• A two page biography of Australian born, media mogul, Rupert Murdoch, with short answer and multiple choice questions and a writing prompt.
  • Pam hopes to compost her way to a new mountain bike. When Gran ends up in the hospital, Pam wonders if she will be able to create good quality compost with out her grandmother's experience and help. Includes multiple choice and short answer comprehension questions and a long essay prompt.
  • William's father has different ideas than William about how he should spend his life. His father's work protecting the endangered Mountain Gorilla as a Park Ranger in the Democratic Republic of the Congo seemed ideal to William. However, Dad says, "There are many ways to be a hero."
  • Lukas is bored visiting his relatives for the summer in Greece until he begins to learn about the sea cave and the endangered creature that lives there.
  • Jacob and his twin sister learn about the importance of family health history. Includes a set of short response and a set of multiple choice questions, plus a writing prompt that will help student make a plan for heart health in their family.
  • A girl enjoys decorating the tree with her mother in this realistic fiction reading comprehension.
  • A one-page reading comprehension (about reading!) comes with 5 pages of questions to test the skills defined by Bloom's taxonomy: comprehension, application, analysis, synthesis, and evaluation.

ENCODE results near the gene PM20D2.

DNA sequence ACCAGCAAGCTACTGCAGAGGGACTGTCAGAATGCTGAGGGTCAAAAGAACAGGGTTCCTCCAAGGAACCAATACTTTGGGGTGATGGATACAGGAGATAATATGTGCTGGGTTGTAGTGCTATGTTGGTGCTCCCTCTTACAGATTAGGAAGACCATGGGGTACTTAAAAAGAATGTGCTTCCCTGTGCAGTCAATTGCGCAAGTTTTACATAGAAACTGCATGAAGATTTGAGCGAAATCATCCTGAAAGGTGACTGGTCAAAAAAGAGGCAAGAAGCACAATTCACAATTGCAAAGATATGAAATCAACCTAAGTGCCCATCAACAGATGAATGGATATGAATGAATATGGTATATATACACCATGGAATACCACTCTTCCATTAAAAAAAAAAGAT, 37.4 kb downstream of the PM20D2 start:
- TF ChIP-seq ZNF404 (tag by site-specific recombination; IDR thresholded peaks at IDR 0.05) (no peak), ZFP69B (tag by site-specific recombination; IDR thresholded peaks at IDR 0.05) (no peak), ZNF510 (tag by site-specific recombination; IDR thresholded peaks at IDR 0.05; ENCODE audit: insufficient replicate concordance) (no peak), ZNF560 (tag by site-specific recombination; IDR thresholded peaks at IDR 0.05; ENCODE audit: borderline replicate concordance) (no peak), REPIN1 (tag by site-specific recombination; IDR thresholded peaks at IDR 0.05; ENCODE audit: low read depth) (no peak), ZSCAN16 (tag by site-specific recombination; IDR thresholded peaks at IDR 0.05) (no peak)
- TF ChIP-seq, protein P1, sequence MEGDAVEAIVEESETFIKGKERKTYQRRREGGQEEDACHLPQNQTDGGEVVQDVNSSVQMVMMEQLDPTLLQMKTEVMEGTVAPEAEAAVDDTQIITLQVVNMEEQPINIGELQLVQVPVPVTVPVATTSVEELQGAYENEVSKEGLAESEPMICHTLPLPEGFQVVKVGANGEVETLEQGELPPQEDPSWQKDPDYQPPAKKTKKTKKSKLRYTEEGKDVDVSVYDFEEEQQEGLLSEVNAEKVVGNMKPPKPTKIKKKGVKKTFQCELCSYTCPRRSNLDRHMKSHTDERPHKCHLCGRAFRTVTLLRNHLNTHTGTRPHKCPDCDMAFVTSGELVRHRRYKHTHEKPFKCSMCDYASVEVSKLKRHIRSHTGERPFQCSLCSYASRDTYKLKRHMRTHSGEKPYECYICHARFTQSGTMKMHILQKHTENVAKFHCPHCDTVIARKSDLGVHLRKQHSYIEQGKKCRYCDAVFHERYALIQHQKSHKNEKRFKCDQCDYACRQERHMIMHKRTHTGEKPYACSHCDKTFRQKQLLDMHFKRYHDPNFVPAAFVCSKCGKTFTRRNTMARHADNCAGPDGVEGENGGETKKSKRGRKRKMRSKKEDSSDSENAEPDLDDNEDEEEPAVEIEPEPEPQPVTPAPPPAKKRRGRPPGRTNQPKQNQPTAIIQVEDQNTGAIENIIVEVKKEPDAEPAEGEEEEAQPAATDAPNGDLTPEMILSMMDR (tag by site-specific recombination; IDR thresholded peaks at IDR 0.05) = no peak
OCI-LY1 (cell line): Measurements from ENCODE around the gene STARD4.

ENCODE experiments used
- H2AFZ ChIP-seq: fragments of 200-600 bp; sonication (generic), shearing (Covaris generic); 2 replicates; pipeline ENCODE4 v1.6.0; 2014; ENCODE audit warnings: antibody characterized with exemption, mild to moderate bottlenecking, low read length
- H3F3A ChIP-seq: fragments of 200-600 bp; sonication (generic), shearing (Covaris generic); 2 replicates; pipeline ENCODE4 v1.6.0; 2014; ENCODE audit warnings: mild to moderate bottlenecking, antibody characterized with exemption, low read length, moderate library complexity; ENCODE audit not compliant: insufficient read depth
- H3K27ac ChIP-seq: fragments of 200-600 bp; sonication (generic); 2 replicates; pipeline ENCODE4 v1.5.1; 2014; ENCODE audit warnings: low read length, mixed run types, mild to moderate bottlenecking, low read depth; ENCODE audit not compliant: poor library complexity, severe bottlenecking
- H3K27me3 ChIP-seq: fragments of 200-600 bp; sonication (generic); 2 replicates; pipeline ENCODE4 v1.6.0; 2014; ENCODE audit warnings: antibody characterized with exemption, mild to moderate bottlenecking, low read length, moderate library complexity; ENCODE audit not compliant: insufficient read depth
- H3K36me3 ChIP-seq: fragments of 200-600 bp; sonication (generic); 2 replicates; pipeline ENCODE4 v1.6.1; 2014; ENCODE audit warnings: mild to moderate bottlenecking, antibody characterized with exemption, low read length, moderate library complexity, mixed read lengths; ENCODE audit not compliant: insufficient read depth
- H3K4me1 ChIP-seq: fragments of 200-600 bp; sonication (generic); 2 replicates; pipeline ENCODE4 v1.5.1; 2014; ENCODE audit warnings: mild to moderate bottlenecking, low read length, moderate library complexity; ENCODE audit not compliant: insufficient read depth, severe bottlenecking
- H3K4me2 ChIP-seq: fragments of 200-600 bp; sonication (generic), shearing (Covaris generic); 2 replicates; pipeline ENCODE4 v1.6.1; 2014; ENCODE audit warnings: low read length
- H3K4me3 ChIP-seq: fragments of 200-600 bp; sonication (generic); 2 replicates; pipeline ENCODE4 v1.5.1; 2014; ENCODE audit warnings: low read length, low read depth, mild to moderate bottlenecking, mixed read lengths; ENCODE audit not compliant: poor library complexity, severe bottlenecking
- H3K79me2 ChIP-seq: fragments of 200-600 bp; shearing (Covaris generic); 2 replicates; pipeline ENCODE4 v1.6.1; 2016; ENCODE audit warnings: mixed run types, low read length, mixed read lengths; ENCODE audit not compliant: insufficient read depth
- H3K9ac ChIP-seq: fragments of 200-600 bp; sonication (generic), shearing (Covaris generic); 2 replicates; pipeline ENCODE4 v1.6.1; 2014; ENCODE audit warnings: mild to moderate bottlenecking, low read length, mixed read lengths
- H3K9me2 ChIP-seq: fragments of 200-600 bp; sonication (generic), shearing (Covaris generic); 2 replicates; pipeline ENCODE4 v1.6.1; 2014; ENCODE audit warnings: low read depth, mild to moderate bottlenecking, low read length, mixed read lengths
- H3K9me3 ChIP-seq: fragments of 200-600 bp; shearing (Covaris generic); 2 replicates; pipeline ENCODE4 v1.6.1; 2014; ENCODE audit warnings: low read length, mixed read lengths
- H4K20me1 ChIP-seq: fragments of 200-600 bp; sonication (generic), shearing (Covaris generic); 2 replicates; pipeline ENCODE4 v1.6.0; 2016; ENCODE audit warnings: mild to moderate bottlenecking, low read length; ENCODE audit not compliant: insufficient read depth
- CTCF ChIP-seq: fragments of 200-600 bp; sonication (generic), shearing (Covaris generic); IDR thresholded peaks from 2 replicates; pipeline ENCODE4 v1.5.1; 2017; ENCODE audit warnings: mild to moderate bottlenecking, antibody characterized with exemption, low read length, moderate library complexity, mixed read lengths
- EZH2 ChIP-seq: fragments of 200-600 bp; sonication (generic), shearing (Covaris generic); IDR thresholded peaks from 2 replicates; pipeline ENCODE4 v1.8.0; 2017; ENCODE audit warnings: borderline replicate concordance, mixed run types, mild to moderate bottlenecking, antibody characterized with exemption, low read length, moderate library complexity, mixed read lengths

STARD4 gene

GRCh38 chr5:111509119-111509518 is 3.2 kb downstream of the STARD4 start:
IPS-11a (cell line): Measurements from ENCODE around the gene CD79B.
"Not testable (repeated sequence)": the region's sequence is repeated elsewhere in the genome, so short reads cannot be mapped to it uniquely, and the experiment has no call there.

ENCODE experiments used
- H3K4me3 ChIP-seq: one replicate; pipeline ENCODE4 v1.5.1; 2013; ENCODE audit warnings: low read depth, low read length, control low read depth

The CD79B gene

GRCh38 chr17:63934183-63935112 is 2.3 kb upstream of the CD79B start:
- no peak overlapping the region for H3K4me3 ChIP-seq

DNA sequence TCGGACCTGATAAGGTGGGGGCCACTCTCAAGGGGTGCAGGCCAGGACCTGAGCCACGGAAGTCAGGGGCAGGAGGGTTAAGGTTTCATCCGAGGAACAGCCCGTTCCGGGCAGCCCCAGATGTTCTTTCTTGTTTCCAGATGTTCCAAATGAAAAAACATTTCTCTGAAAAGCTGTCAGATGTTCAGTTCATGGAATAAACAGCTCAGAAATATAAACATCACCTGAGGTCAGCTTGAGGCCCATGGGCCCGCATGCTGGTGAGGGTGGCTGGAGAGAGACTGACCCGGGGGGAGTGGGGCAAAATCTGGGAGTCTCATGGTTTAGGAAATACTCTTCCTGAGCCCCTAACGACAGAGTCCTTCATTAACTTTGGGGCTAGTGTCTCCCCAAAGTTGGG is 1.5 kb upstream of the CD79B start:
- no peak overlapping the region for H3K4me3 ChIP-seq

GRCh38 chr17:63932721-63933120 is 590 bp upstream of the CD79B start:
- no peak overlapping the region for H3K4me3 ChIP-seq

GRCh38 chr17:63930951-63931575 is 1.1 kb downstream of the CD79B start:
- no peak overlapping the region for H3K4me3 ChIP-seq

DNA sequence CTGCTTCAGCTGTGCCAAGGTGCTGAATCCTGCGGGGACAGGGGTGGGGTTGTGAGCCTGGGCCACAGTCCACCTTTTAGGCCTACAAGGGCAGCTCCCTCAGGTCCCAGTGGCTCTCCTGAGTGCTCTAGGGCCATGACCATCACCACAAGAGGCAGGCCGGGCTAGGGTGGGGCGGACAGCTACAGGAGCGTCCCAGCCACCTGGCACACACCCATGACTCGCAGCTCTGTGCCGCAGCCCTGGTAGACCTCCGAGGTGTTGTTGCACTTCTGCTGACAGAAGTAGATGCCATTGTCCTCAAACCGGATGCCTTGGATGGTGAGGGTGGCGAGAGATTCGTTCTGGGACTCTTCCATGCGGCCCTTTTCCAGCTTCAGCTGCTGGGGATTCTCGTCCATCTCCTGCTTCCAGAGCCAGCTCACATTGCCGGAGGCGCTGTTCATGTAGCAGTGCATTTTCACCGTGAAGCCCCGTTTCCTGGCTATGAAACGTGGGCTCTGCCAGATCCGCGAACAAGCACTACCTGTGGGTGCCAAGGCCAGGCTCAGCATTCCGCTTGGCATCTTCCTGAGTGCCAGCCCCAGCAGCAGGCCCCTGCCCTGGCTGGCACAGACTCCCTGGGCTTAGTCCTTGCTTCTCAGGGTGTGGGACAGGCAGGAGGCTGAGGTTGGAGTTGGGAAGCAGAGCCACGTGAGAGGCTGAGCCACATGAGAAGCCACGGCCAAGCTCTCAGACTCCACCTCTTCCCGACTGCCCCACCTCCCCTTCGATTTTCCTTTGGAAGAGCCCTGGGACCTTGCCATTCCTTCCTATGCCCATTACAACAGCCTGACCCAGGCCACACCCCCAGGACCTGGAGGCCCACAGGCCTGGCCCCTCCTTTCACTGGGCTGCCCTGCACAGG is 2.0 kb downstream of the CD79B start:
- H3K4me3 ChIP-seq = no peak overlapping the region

• The tale of a boy who trades a panda for a pepper (??) is available at four different levels, with increasingly advanced vocabulary and activities. The middle school level includes reading comprehension, inference questions, metaphor and simile work, and exercises in understanding appropriate for middle school readers.
  • Christmas-themed realistic fiction followed by multiple choice comprehension questions.
  • A folktale from Vietnam, with vocabulary, short answer comprehension questions, and a writing prompt.
  • Charlie loves Easter! You'll see why- with this reading comprehension, word search, crossword puzzle, and writing activity.
  • This unit uses three of Aesop's shorter fables as a foundation for talking about unity. With imaginative writing and drawing prompts, as well as comprehension questions, this is a fun introduction to Aesop AND a solid lesson on character education and critical thinking skills. Available at four levels.
  • A girl in 1916 ponders the issues of suffrage. The focus of this lesson is embedded SAT-level vocabulary (all verbs). The story is followed by questions to check vocabulary-based comprehension, context practice, synonym matching, and a guide word exercise.
  • "Matthew and Jessica were the leaders of Washington Middle School's Mardi Gras float committee." Students trying to decide on a Mardi Gras parade float learn a little about how Mardi Gras is observed in other parts of the world. This short fiction is followed by multiple choice, short answer, and essay questions.